Q: Who said the following: "If I went West, I think I would go to Kansas -- to Leavenworth or Atchison. Both of them are, and will continue to be, fine growing places.”
A: Abraham Lincoln
Abraham Lincoln, the 16th president of the United States, only visited the Kansas Territory once and it was nearly a year before he was elected to the highest office in the land. Lincoln made his trip here in the fall of 1859. According to the Kansas Historical Society, Lincoln's famous senatorial debates with Stephen A. Douglas the year before he came to Kansas had gained him a national reputation and a modest following. But most Kansas Republicans favored his better-known Republican rival, William H. Seward. Thus, Lincoln’s trip to Kansas Territory received only slight press coverage and was relatively brief. His anti-slavery message, nevertheless, was one of significance for the territory and nation at a pivotal moment in our country’s history.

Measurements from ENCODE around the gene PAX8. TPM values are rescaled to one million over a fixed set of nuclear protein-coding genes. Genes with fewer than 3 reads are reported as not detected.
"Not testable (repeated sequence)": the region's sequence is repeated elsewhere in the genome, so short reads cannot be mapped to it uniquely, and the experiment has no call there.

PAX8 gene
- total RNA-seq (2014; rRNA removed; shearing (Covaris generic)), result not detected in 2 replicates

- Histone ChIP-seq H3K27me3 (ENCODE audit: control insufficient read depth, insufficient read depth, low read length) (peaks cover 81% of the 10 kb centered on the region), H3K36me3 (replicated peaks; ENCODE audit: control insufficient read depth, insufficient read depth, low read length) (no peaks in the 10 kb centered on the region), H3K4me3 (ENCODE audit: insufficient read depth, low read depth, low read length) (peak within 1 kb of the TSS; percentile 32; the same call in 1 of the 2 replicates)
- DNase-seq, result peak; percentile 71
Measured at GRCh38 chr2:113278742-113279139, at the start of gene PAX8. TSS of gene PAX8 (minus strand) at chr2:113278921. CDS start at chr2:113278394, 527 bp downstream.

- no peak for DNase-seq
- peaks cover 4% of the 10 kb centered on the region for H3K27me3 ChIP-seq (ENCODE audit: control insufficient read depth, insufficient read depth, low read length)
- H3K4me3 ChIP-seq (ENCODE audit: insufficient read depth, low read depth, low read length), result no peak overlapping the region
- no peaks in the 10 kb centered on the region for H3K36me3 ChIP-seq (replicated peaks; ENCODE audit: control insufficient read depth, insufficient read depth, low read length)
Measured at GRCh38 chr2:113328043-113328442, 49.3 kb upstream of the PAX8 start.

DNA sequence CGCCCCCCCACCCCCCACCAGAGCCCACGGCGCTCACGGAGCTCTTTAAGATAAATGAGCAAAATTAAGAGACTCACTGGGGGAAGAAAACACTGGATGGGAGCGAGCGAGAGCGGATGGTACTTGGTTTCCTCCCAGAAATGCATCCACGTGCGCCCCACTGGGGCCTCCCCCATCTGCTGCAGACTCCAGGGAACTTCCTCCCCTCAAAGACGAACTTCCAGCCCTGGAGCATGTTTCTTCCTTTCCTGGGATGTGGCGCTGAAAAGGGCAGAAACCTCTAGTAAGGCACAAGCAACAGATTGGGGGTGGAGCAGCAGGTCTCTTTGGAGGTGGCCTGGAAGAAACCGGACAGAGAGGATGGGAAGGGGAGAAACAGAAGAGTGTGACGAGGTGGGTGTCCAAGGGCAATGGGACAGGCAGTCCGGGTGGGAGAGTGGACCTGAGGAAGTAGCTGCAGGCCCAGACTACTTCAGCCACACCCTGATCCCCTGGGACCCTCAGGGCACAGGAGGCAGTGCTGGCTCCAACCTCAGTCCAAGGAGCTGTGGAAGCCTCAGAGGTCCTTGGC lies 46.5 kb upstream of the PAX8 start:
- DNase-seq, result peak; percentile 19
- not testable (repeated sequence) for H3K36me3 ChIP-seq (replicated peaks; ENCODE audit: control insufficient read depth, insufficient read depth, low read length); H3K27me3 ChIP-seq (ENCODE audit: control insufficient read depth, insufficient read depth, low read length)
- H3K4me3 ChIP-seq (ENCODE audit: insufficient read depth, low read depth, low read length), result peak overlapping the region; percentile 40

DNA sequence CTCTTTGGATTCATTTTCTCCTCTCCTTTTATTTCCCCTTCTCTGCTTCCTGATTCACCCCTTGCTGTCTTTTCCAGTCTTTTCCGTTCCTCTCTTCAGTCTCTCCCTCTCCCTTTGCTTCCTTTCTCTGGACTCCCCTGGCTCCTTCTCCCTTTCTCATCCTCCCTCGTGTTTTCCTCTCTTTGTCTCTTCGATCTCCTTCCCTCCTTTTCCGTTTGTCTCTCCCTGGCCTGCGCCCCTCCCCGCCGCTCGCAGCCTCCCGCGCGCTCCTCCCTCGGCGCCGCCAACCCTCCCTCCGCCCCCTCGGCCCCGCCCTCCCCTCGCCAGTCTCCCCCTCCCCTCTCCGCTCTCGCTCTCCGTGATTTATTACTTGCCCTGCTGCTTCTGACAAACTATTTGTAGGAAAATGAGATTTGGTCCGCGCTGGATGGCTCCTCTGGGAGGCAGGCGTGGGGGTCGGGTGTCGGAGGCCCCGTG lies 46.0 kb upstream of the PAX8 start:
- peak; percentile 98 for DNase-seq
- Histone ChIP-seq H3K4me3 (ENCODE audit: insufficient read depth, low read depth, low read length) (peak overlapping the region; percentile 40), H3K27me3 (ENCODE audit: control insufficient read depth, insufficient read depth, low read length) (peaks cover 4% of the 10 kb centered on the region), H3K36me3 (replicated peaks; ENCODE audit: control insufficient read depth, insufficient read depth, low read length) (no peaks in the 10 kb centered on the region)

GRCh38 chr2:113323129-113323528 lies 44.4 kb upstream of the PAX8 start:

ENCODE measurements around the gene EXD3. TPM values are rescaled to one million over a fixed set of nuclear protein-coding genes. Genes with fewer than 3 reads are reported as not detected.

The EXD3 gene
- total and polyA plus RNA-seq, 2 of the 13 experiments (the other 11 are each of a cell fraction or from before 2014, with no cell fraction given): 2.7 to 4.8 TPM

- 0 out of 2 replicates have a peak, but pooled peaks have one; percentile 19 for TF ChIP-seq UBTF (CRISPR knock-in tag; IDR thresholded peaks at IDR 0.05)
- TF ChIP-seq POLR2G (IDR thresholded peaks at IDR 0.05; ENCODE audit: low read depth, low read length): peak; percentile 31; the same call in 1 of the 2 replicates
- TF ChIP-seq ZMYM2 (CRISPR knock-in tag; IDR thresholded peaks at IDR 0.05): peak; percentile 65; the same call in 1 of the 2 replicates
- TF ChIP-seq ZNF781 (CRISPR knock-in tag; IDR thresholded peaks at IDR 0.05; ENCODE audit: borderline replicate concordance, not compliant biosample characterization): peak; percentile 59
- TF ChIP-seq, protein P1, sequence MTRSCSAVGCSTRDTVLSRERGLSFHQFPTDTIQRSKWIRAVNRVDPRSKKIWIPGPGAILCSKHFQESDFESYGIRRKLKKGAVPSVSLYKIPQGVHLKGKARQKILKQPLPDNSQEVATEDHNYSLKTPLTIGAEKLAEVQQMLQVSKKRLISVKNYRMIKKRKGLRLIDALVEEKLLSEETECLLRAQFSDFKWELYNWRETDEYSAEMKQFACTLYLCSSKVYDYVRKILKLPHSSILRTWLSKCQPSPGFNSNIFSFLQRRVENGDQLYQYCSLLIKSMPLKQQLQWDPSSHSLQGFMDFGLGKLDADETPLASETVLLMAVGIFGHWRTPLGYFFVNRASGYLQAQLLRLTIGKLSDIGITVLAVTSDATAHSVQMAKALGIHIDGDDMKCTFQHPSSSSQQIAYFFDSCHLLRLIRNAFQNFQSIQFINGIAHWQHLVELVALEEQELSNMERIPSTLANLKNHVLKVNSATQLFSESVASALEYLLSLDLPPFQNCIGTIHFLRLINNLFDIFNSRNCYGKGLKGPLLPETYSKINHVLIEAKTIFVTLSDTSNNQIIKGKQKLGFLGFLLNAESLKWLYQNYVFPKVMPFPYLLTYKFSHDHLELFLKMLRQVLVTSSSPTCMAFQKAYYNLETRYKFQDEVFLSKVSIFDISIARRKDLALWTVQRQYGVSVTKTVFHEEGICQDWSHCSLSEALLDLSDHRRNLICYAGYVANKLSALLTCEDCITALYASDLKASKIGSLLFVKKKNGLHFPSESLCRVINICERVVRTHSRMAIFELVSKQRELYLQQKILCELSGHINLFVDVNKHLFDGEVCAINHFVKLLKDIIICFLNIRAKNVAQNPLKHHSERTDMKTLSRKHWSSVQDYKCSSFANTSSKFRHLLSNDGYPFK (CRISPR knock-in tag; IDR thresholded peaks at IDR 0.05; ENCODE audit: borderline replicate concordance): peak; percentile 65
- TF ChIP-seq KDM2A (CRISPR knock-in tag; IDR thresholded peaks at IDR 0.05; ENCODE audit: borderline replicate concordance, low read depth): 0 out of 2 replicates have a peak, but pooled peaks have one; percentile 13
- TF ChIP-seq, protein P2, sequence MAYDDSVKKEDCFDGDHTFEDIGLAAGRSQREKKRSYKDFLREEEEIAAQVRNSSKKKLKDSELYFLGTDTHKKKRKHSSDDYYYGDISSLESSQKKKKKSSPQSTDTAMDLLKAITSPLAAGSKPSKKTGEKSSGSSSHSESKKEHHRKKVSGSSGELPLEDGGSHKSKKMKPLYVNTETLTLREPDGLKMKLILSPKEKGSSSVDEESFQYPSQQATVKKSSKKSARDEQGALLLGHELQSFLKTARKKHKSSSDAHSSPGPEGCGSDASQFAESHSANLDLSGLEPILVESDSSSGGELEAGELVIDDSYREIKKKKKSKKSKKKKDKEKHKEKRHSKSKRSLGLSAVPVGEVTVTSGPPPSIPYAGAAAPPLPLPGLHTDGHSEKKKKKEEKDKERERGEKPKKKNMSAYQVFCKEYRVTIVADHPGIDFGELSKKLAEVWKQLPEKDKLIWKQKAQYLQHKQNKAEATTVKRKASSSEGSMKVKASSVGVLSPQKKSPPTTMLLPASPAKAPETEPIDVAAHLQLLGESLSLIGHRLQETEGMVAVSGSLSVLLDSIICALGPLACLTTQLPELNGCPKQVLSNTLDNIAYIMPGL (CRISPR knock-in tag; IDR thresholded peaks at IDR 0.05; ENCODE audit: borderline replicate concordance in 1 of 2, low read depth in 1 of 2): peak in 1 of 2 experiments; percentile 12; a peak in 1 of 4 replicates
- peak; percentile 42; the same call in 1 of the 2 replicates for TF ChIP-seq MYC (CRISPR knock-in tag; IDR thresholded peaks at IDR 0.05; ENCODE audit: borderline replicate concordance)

Abraham Lincoln crossed the Missouri River at St. Joseph by ferry and arrived in Elwood on November 30. Over the next few days, he visited the small towns of Troy, Doniphan, Atchison and Leavenworth. It was a short visit, and one that Lincoln would not have the opportunity to repeat. But his message impressed a good many Kansans, and Kansas made an impression on him.
A few months later, when asked if he would advise someone to “go west,” Lincoln replied: “If I went West, I think I would go to Kansas -- to Leavenworth or Atchison. Both of them are, and will continue to be, fine growing places.”
History remembers Lincoln as the “Great Emancipator” and one of America’s great presidents.